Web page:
Wow. The applause and flak I got from posting the Grixis T4 Kill deck was amazing! A lot of people all over Facebook and WordPress shared valuable feedback so allow me to summarize them below.
- There are too many moving parts.
- The combo pieces are easy to disrupt.
- You need to draw them early and have them survive.
- Each of the combo pieces do nothing on its own.
- It’s difficult to stay alive with a very aggressive meta.
- Why not drop red and just go pure Dimir.
- Very few draw/cantrip spells.
- Having a mix of aggro and control answers in the mainboard dilutes your match-up against either archetype.
- This combo already exists even without RNA and has no results to show.
- This idea is by far your most brilliant deck ideas. (at least one positive feedback!)
If you look at the comments all of them are true. To some extent, I purposely neglected these elements when I brewed the deck because I really wanted my idea, in its purest form, go out to you unfiltered. I know no one wants to enlist a deck and go 0-X so let’s streamline and put some Spike into this Johnny list. Here are the concessions I took into consideration.
Drop Red and go straight Dimir.
I must say, a combo deck must be streamlined in order go off as early as possible. Fixing your mana or taking unnecessary damage can spell defeat if the opponent gets an extra turn to find the counter spell to stall us or we take incidental damage which allows the opponent to win quicker. The more turns you durdle, the lower your chances to get the combo going.
The meta today is 30% control, 70% aggro. To name the top 10 decks, the 3 control decks are Jeskai, Dimir and Grixis. The 7 other aggro decks are Mono Red, Mono Blue, Boros, White Weenie, Izzet Drakes, BG Midrange, and Selesnya Tokens. Because we spend most of our turns digging through the deck, we need to incorporate as much life gain into the cards we use. Moment of Craving is the premier removal we want to draw early against low to the ground aggro decks. Golden Demise (later to be replaced by Cry of the Carnarium), Ritual of Soot and Cast Down help us buy time to assemble our combo.
Streamlining the Mainboard.
Initially the list had 4 copies of Thought Erasure in the main. It is a very strong and relevant card against any deck in general but if you’re not playing against control, I would prefer drawing Discovery or Cast Down instead. I decided to shift all my anti-control elements to the sideboard and improve my match-ups against aggro because it takes up a larger pie in the meta. If I’m up against control, it’s also easier to swap out all the creature hate for hand disruption and counter magic. It’s always wise to go 90% favorable against the more dominant archetype rather than 50/50 against all especially in a defined meta like this. If you expect a control heavy meta, swap the stats accordingly.
We need more Digging.
Going back to the topic of streamlining, doing nothing on turn 1 as a combo player feels very bad. I spoke with prominent combo players I know both local and abroad shared the same feedback: You must work towards executing the combo each turn or risk falling behind. Turn 1 Opt is a great opener to make sure you hit your land drops or help dig one card deeper for your missing pieces. Mission Briefing is also a great sifter card as it helps dig for lands or cantrips and bins the cards that should be there anyway. Surveiling a Diligent Excavator or a Chamber Sentry is fine if you already have a Liliana on hand, then target Discovery with Mission Briefing to draw into your Arcane Adaptation. Out of the 4 combo pieces (Excavator, Adaptation, Chamber, Liliana), the cards that you need to keep are Liliana and Arcane. The two creatures can go in the graveyard and the combo would still work by going ultimate with Liliana and play both zombified Diligent Excavator and Chamber Sentry from the yard. Chart a Course does the same thing, allowing us to dig deep and throw away the cards we don’t need or those that need to be in the graveyard. I borrowed this tech from Arclight decks.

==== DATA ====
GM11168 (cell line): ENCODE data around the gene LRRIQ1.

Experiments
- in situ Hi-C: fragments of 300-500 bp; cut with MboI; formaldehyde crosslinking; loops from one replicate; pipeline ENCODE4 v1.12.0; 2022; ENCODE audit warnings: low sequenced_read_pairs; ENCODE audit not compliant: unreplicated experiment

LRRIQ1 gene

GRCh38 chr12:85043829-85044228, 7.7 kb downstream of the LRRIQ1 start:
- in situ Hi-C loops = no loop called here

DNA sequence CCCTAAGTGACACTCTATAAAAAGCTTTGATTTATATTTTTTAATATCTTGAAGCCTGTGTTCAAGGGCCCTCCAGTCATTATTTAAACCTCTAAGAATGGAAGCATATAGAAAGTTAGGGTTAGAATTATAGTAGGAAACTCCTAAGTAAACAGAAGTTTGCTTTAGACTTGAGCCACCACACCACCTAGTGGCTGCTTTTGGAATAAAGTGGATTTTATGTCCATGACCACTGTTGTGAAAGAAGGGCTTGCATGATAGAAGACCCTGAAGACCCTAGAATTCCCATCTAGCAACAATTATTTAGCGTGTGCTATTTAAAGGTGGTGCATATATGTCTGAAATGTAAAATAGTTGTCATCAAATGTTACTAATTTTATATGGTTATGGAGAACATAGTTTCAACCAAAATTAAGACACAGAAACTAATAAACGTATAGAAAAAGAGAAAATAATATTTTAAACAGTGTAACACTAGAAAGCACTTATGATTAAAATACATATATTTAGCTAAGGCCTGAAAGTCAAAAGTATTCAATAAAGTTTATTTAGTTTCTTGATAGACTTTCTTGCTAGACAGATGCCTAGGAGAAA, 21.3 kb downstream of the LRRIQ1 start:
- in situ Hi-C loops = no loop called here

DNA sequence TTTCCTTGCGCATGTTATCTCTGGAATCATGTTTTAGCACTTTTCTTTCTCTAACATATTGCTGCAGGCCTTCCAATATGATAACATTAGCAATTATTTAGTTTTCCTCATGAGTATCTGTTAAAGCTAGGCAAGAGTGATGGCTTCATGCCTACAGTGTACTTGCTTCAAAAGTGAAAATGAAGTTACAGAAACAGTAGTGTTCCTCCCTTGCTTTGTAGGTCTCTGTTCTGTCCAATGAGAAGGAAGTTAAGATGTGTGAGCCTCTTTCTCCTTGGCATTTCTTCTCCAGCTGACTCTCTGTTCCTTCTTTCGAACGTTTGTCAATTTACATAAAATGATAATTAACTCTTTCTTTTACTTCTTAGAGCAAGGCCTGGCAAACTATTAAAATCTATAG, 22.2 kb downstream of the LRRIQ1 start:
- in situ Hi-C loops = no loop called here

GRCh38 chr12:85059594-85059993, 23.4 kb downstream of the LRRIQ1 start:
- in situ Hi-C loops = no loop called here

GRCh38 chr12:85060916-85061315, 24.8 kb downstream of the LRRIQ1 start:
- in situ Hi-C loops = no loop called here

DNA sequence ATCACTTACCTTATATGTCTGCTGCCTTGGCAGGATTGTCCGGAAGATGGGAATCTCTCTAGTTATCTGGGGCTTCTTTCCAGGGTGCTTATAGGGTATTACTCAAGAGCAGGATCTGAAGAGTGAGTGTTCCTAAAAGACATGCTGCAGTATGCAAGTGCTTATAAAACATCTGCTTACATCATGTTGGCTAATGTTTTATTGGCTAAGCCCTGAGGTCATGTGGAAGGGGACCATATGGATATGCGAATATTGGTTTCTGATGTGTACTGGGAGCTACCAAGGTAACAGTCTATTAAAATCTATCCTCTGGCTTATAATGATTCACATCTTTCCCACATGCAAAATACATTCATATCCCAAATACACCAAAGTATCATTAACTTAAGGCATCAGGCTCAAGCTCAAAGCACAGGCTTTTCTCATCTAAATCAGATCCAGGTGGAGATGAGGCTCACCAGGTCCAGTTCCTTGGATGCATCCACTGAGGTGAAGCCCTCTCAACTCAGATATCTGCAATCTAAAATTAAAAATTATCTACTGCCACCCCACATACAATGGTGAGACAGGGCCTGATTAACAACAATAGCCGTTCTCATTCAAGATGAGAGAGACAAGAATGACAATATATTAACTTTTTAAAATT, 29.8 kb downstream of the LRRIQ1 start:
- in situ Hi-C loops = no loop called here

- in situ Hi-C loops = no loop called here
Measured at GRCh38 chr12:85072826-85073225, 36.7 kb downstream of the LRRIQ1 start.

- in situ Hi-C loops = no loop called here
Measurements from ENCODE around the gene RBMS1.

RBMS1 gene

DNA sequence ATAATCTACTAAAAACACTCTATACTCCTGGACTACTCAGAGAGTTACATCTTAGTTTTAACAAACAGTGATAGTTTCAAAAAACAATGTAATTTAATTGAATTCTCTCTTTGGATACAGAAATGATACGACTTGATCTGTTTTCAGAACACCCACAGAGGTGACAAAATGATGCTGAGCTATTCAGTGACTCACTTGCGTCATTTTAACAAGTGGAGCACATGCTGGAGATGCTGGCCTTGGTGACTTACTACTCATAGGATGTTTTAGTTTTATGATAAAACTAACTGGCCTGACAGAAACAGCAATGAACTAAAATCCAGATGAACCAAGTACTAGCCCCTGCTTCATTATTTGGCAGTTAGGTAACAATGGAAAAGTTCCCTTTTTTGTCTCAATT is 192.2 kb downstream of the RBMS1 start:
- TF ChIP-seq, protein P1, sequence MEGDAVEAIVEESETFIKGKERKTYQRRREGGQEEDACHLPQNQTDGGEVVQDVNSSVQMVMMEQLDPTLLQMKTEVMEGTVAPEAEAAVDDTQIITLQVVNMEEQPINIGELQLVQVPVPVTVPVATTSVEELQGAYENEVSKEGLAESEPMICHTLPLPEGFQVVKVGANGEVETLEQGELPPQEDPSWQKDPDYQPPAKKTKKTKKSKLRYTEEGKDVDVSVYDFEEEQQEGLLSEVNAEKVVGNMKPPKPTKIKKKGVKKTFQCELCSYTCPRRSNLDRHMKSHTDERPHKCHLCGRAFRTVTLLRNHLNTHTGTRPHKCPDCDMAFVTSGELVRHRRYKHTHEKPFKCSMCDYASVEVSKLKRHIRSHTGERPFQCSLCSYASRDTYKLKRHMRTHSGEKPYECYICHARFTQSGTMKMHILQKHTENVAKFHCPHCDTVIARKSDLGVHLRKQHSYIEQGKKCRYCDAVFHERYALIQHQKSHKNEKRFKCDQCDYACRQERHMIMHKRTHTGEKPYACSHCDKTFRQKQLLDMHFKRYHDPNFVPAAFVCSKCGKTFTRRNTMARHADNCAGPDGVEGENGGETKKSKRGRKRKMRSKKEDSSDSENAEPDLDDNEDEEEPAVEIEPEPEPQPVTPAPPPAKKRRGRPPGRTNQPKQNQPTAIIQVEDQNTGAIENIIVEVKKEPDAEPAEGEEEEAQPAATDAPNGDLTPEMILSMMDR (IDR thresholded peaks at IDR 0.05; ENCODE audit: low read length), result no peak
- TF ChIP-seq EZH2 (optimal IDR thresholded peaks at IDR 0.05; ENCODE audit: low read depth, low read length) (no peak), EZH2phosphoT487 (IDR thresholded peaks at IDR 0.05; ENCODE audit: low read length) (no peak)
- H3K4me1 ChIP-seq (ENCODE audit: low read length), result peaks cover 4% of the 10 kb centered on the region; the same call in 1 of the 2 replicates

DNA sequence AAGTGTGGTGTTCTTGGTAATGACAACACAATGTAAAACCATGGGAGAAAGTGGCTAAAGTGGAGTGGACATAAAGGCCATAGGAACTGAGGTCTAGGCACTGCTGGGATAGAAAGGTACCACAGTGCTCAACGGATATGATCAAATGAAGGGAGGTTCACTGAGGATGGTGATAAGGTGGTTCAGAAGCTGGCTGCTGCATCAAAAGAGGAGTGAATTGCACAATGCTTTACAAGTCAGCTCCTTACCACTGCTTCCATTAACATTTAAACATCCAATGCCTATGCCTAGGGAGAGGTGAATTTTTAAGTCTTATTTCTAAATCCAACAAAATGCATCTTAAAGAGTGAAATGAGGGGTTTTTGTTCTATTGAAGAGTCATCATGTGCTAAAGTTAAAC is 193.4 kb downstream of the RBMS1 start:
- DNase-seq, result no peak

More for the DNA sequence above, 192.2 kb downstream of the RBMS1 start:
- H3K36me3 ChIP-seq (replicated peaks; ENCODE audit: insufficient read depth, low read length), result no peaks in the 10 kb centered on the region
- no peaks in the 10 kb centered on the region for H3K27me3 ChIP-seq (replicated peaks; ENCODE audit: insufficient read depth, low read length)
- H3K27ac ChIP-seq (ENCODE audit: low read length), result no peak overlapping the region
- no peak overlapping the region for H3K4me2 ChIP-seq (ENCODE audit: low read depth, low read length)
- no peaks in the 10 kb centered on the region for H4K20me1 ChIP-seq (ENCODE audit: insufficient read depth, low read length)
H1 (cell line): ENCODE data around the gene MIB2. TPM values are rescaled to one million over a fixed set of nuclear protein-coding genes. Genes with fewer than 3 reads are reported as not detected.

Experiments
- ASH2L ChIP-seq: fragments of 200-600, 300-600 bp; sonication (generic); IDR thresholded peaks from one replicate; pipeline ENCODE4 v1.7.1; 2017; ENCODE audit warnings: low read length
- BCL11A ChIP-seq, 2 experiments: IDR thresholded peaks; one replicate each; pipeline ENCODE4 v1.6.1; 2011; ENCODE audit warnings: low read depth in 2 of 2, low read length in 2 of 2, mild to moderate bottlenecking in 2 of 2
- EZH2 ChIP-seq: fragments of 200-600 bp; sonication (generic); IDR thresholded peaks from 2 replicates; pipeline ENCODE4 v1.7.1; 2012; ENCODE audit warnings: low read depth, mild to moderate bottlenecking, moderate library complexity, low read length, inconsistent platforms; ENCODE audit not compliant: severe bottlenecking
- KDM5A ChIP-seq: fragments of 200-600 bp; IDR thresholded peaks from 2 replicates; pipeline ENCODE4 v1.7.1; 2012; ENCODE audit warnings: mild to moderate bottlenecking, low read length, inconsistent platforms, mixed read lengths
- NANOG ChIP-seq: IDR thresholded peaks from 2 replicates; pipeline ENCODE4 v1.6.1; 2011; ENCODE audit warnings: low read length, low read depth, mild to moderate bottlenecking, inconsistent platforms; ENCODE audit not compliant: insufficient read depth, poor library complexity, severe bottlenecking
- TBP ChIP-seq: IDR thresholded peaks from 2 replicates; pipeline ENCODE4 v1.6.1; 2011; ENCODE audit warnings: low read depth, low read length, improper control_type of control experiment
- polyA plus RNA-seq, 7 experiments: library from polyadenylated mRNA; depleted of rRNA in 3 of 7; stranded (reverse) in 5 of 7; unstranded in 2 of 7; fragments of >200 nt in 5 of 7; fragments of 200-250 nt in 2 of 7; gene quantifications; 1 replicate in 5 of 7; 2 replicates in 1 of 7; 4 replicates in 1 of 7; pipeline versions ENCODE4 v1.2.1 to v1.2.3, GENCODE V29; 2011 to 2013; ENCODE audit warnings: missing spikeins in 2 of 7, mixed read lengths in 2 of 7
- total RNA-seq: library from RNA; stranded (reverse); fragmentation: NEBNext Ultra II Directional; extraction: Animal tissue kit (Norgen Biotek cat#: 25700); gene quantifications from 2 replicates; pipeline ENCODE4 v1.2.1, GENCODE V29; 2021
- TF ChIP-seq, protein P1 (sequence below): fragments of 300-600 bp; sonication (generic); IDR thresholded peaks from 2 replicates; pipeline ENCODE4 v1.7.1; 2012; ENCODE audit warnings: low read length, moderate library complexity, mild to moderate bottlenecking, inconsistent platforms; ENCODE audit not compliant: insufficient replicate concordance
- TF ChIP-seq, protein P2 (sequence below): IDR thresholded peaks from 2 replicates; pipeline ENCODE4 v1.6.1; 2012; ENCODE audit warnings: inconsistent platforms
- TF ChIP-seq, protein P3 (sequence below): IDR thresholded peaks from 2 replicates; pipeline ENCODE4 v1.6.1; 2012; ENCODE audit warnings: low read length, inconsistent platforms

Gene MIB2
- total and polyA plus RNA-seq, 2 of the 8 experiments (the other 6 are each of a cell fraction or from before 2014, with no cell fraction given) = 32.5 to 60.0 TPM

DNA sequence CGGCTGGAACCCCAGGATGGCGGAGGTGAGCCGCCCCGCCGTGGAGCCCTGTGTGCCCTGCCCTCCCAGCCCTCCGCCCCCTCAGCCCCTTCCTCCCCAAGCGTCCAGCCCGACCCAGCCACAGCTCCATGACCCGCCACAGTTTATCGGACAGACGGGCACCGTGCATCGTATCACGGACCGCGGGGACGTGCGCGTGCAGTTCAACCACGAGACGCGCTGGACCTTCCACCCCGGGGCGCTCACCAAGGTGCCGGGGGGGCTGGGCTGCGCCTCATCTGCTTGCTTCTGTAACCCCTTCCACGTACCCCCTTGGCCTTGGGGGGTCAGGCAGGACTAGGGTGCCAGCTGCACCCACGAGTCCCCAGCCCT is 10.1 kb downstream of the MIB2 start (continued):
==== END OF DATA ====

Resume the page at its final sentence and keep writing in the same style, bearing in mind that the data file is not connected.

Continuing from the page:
Remember when I said that 2 of the 4 cards can be in the bin as long as you keep the other half of the equation in hand. Final Parting does the exact thing by getting you 2 of the combo pieces and put them are the right places. It gets you Liliana or Arcane Adaptation and bins Chamber Sentry and Diligent Excavator. I really love the card’s synergy to our plan.
So here’s the more streamlined version of the deck.
As you can see, we now have a better breakdown of cards:
- 15 ways to find our combo pieces (17 if you count Mission Briefing’s target)
- 8 removal (10 if you count Mission Briefing’s target)
- Reduced Chamber Sentry and Diligent Excavator from 4 to 3 copies because we can bin them and still get the combo to work
As for the sideboard, we now have 6 discard spells against control players and 4 cheap counter magic.
They take the place of our 8 removals depending on what kind of disruption or counter magic you need.
Against Planeswalker heavy decks, we will use Vraska’s Contempt and Eldest Reborn. The Eldest Reborn can sometimes help us get a dead Liliana from the yard and then go off the turn she’s ‘reborn’ if we got the pieces in the yard and on the battlefield.
I am sure there are still adjustments that can be made on the numbers and I’ll leave those to the Frank Karsten and brilliant Mathematicians of the Multiverse (I’m really, really bad with math) but I think we’re headed towards the right direction. What’s great is we don’t need RNA cards to build the deck. Hopefully they print a good tutor like card and make our life easier!
Talk to you soon and may you top deck lethal (in this case the opponent shouldn’t be able to top deck anything) in all your games during RNA Prerelease!